Friday, June 11, 2010



The weather man says it will snow in Macon today.  Snow is rare here in Middle Georgia, and it always causes a sort of panic among its residents.  They storm grocery stores, stripping bread shelves, cleaning out refrigerated cases of all the milk, stocking up on beer and wine and bundles of firewood.  One would think that we will be snowed in for weeks, when in fact the snow will be gone by Sunday.

I like snow in Macon precisely because it falls and looks beautiful, then it’s gone.   Oh, there was the storm back in 1973 when we got 16 inches and were snowed in for days.  Maybe that explains what I like to call snow dementia.

Snow reminds me of the days when we went on family skiing trips out west every winter.  Every year when we were getting ready to go, Clint went into a funk we named his “trip mood.” He was cranky, fractious and just plain shitty.  I never did figure why he got that way, but over the years, he mellowed and stopped turning into a sonofabith before trips.  The trip mood was not exclusive to ski trips.  He did the same thing before summer vacations.  Once on the plane or in the car, he relaxed and had more fun than any of us!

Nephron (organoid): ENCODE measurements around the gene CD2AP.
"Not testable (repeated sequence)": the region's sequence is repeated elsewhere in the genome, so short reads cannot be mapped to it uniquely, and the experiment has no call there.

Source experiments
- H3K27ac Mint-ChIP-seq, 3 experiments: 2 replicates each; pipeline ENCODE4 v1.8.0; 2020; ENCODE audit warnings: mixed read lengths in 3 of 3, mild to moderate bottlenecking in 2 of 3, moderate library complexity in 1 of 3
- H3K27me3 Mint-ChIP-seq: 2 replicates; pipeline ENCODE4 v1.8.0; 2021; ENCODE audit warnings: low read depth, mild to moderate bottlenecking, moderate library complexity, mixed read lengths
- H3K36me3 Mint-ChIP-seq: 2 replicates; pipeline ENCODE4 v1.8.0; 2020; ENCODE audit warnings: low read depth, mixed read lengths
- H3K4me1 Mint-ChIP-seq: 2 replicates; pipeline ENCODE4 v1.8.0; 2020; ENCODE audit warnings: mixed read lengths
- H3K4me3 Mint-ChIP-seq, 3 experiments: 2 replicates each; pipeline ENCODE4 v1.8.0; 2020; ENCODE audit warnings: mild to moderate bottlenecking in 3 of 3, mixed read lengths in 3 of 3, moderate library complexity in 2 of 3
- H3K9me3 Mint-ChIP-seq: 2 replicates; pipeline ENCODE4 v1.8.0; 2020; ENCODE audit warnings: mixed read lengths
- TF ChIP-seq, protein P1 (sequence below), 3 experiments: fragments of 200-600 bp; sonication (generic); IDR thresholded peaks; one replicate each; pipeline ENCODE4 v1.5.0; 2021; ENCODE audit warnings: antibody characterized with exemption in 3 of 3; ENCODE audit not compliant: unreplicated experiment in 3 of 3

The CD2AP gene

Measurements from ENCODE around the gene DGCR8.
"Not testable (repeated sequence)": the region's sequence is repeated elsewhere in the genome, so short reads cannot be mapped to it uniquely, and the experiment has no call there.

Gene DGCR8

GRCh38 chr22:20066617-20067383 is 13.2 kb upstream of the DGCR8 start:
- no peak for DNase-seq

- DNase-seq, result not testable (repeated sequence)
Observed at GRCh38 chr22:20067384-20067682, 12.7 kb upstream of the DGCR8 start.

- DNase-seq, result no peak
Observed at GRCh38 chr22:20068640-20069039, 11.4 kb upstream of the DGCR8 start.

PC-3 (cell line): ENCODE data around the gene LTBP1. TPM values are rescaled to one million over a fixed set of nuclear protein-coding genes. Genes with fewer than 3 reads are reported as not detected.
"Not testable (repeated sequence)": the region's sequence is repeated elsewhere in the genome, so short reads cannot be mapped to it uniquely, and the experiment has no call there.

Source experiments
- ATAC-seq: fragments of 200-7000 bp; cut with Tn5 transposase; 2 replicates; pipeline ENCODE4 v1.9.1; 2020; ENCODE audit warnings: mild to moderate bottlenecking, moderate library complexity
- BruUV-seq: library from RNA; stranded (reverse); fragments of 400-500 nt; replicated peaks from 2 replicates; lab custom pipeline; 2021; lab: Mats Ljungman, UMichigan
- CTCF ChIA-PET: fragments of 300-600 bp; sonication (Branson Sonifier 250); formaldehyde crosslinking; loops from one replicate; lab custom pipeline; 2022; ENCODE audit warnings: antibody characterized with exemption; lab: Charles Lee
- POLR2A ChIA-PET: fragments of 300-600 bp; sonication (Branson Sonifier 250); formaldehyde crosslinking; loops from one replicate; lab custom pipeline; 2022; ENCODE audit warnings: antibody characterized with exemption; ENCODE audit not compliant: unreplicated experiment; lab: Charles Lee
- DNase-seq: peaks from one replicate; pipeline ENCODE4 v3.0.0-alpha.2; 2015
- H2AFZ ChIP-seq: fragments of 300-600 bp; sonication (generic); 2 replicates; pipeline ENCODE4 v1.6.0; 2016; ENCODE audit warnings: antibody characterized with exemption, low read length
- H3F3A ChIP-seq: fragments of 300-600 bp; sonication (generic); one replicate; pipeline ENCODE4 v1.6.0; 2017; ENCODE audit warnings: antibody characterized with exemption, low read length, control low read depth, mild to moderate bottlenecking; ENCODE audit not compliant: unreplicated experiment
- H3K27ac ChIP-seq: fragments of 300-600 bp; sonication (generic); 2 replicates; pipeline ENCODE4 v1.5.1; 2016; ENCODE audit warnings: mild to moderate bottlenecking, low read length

I have a studly photo of Clint on the slops at Beaver Creek. We always came home exhausted but exhilarated, having skied ourselves into a near-coma every day.  One year we actually went to Austria to ski  Kitzbuhel with some folks from Columbus  On the way back to the States, we spent a couple of days in Munich.  That’s where one evening we wandered into a restaurant where no one spoke English, and he threw caution to the winds and closed his eyes and put his finger on the menu and ordered the item under his finger.  I had sense enough to order veal.

In many European restaurants, it is common for strangers to share tables, and a nice man joined us.  Our food arrived, Clint’s in a large crock and looking like beef stew.  Our table mate spoke a little English, and after Clint started in on his stew, dunking his bread in the gravy, he asked the German what he was eating.  “Ahh,” said the German.  “You are eating a favorite dish here, stewed beef hearts.”  (I shared my veal with Clint).

The photos above are from Beaver Creek.  I'm calling them "Posing on the Slopes" and "I want a martini and I want it now."

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